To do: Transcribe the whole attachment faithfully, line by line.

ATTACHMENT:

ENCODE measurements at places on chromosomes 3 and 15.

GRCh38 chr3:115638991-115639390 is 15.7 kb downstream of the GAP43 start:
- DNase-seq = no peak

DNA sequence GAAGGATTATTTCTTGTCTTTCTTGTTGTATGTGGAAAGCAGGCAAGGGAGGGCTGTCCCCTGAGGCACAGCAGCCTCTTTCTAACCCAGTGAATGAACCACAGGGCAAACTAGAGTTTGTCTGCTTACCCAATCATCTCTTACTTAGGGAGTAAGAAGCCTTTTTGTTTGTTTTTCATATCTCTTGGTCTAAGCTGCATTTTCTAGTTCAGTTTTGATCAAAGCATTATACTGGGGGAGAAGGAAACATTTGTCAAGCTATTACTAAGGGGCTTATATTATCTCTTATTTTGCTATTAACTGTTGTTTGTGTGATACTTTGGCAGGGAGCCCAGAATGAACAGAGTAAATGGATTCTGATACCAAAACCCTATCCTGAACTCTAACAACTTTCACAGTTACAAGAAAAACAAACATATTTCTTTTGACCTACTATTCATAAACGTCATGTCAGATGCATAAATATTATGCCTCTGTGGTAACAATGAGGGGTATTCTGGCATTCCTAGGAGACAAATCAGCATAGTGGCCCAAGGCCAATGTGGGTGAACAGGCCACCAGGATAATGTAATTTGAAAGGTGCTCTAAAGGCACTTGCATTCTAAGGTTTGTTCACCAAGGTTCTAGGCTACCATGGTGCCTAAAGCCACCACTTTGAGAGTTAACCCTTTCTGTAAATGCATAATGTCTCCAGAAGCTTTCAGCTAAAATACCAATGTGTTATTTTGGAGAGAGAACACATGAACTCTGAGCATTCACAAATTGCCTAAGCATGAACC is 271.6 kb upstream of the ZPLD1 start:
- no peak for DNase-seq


ENCODE measurements at places on chromosomes 3 and 15.

GRCh38 chr3:115638991-115639390 is 15.7 kb downstream of the GAP43 start:
- DNase-seq = no peak

DNA sequence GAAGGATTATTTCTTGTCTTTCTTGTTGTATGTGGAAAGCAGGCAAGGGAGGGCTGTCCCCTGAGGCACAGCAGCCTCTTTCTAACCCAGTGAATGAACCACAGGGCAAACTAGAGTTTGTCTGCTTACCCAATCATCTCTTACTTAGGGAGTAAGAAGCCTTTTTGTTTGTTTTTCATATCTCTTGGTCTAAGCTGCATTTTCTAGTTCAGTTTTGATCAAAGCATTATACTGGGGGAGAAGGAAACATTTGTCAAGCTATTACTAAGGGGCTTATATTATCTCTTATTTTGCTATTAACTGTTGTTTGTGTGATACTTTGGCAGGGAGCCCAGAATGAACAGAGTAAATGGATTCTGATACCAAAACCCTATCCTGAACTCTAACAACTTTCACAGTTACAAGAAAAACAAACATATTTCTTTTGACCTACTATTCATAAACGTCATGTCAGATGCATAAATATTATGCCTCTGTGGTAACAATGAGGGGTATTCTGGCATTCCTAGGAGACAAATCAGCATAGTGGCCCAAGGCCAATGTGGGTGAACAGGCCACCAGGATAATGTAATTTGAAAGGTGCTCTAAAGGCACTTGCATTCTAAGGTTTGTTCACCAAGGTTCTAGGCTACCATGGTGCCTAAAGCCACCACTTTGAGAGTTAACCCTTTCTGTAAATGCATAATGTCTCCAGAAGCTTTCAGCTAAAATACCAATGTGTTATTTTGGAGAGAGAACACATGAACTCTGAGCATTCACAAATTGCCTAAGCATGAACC is 271.6 kb upstream of the ZPLD1 start:
- no peak for DNase-seq